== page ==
76ers at Heat, Game 5: Five things to watch

April, 27, 2011
4/27/11
9:05
AM ET
By Kevin Arnovitz and Tom Haberstroh
ESPN.com
LeBron James
Rob Carr/Getty Images
LeBron James has a tendency to ease into his game. The Heat might want to start the clock at the 3:00 mark of the first quarter.

Can the Big Three come out with guns blazing?
The Heat’s offense predicates itself on aggressiveness and penetration, but the Big Three tend to let the game come to them in the opening few minutes. Every possession those three players passively defer to their teammates is a victory for the opponent. It’s no coincidence that the Heat have surpassed 20 points in the first quarter only once this postseason. As a result, the Sixers have taken advantage, opening up nearly every game this series with a huge lead.

We’ve illustrated before how LeBron and Wade tend to ease into their shot as the first quarter progresses, and that needs to change now that the stakes are higher. Wade had some interesting things to say after Tuesday’s practice about the starting lineup and its ability to come out firing from the get-go.

"That lineup is not our most energetic lineup," Wade said Tuesday. "Obviously, when Joel [Anthony] comes into the game and, at times, with [Mario Chalmers] coming into the game, a lot of times that's our best defensive, lively and energetic lineup. The starting unit is not that kind of lineup and we understand that, but we do have to start off better."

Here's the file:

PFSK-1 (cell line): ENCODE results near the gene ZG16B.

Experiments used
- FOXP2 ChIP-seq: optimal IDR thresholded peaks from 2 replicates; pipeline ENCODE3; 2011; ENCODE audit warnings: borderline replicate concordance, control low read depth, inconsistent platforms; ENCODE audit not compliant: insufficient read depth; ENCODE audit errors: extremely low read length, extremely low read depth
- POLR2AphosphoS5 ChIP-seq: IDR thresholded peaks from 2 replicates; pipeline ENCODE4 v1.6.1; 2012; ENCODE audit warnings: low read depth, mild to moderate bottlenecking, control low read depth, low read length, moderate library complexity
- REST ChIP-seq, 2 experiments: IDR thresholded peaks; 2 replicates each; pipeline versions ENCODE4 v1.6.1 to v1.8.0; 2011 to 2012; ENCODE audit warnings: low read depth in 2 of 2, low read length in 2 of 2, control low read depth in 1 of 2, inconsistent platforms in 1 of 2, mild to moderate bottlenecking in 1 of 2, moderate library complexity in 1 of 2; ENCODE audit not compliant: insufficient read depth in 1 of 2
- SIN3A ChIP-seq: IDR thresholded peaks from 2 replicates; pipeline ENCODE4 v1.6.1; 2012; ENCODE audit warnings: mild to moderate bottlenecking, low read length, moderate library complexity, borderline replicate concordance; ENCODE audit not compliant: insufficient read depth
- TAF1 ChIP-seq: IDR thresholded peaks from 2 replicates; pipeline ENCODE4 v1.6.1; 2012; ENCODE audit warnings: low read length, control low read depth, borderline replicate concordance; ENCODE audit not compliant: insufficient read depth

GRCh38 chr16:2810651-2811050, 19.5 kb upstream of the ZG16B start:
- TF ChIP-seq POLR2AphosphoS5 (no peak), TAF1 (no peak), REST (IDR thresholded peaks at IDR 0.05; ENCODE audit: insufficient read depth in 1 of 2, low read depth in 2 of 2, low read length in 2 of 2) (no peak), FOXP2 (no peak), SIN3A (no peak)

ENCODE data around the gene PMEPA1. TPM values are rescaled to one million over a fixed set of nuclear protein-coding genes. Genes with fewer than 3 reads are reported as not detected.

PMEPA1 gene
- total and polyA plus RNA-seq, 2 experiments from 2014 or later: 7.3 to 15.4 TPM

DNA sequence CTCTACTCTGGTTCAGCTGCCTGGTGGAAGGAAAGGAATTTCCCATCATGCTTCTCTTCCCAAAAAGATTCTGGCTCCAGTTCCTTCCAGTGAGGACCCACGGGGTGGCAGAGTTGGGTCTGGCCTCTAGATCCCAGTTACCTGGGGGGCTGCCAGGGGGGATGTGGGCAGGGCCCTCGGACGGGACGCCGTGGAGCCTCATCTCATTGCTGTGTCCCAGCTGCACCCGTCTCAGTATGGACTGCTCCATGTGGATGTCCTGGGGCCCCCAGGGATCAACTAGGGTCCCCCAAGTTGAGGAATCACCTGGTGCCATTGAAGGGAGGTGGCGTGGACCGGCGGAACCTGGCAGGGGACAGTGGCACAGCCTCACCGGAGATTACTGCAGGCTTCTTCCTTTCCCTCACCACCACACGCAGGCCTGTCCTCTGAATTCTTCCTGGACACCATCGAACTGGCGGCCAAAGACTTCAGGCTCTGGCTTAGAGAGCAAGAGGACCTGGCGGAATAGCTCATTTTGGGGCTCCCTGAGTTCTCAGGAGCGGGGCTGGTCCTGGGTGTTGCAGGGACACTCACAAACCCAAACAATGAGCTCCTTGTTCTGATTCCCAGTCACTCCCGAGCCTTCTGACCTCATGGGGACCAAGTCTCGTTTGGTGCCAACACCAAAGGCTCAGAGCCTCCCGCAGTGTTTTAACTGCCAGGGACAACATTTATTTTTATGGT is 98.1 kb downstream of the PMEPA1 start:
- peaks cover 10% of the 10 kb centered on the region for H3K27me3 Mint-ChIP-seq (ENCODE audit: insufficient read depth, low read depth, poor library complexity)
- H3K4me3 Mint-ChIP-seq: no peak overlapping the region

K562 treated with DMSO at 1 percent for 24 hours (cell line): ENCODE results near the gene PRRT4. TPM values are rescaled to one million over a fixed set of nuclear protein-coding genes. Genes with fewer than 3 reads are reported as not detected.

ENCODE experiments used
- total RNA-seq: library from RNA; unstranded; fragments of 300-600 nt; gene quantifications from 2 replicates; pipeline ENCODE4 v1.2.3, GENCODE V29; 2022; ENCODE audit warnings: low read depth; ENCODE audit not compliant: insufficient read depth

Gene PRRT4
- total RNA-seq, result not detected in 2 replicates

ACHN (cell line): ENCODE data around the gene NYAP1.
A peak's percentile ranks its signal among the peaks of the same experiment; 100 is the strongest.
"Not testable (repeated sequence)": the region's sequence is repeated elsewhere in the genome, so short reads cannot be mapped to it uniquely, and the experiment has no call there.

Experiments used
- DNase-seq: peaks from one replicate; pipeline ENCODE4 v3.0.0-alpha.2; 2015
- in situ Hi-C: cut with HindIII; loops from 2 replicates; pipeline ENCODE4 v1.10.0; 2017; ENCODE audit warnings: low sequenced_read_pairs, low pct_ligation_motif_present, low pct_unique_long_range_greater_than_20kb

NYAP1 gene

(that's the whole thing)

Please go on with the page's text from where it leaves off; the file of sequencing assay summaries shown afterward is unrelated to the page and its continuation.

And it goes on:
Starting off better begins with the Big Three, regardless of who the Little Two might be. To assert themselves, the Heat need to attack in the pick-and-roll early with Chris Bosh as the screener, and with James or Wade looking to penetrate and drawing whistles. They need that sense of urgency from the beginning, rather than waiting for a 10-point early deficit. At Tuesday’s practice, Erik Spoelstra said he expected more aggressiveness from his trio after tipoff and so should you.

The unchanged starting lineup: stubborn or smart?
The numbers are astounding. When Joel Anthony has been on the floor this series, the Heat have outscored the Sixers by 55 points. When Zydrunas Ilgauskas has been on the floor, the Sixers have outscored the Heat by 27 points.

Care to focus just on lineups? The unit with Mario Chalmers and Joel Anthony next to the Big Three has beaten the Sixers 62-35 in 28 minutes of playing time this series.

How about the Heat’s starting lineup? They’ve been destroyed by the Sixers, 102 to 131, this series over the course of 60 minutes.

So it’s obvious that a change needs to be made, right? Spoelstra doesn’t think so, and he may have a point. The starting lineup’s offensive efficiency in the playoffs has been uncharacteristically poor, scoring just 96 points per 100 possessions, which is by far their least productive lineup in the postseason. Considering that Ilgauskas and Bibby are the Heat’s most offensively inclined bookends for the Big Three, that performance probably will climb as time goes on. In all seriousness, if the lineup included LeBron, Wade, Bosh, your mailman and the local librarian, it could probably score 96 points per 100 possessions.